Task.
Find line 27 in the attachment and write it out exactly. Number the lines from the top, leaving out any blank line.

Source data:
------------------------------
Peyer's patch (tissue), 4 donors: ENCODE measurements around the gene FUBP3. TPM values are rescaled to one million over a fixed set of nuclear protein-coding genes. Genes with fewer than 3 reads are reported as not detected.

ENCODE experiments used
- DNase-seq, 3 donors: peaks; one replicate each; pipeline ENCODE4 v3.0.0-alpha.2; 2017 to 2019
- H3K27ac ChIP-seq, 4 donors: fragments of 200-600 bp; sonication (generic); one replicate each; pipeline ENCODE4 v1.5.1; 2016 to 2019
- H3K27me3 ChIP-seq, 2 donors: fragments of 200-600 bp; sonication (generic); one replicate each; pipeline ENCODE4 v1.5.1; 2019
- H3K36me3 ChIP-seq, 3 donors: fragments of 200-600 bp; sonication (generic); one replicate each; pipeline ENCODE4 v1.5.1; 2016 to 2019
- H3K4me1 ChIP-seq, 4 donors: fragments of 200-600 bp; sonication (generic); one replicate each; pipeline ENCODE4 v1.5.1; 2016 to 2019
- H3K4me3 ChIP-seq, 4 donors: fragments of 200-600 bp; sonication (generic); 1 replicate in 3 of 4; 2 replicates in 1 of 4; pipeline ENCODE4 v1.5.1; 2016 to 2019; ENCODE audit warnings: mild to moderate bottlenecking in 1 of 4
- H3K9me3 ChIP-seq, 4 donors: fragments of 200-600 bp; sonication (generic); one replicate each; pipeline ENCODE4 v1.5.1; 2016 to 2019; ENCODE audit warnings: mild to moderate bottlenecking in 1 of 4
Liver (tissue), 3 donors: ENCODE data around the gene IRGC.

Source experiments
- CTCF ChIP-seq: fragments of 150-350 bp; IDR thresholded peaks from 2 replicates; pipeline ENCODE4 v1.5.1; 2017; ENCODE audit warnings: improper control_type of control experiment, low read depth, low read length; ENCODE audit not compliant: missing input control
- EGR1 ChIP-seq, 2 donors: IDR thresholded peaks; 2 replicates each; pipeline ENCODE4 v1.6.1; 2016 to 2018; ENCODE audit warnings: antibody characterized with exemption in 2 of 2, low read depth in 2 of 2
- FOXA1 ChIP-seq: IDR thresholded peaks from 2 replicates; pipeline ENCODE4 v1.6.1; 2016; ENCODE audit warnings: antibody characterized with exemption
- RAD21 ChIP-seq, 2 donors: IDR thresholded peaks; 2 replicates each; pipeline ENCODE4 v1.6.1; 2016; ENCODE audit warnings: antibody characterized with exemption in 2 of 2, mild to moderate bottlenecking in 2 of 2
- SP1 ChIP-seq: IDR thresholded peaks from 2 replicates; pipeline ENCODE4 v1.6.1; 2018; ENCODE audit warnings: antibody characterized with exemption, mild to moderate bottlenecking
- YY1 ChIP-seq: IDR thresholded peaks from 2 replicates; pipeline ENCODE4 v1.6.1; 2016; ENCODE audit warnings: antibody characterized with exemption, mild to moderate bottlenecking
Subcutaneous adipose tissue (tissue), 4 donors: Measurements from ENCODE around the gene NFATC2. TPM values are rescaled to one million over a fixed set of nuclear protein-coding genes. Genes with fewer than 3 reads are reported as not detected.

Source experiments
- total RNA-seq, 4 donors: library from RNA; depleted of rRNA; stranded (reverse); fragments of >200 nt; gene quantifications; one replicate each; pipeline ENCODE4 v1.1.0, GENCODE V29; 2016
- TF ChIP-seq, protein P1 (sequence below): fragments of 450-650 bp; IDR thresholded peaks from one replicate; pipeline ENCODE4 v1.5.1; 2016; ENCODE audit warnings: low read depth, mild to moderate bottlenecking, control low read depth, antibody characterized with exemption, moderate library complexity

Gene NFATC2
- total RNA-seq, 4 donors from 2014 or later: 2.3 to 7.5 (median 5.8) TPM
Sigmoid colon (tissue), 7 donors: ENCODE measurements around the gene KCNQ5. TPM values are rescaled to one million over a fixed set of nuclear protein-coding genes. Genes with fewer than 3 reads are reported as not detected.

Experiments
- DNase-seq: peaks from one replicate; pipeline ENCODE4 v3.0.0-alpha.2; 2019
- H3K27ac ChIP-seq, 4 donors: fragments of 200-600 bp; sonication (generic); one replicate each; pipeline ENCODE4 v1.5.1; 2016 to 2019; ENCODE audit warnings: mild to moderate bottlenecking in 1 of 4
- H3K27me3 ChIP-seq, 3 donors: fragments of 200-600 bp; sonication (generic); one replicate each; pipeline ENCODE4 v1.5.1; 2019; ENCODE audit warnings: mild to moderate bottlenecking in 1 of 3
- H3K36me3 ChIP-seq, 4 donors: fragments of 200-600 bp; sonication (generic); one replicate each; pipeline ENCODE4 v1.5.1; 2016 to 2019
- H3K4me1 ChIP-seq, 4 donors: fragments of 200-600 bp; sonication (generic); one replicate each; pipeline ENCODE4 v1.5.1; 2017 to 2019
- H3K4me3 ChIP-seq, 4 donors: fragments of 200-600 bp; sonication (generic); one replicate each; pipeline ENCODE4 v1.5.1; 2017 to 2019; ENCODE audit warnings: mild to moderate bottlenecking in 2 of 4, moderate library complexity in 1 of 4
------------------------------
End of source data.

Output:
- H3K27ac ChIP-seq, 4 donors: fragments of 200-600 bp; sonication (generic); one replicate each; pipeline ENCODE4 v1.5.1; 2016 to 2019; ENCODE audit warnings: mild to moderate bottlenecking in 1 of 4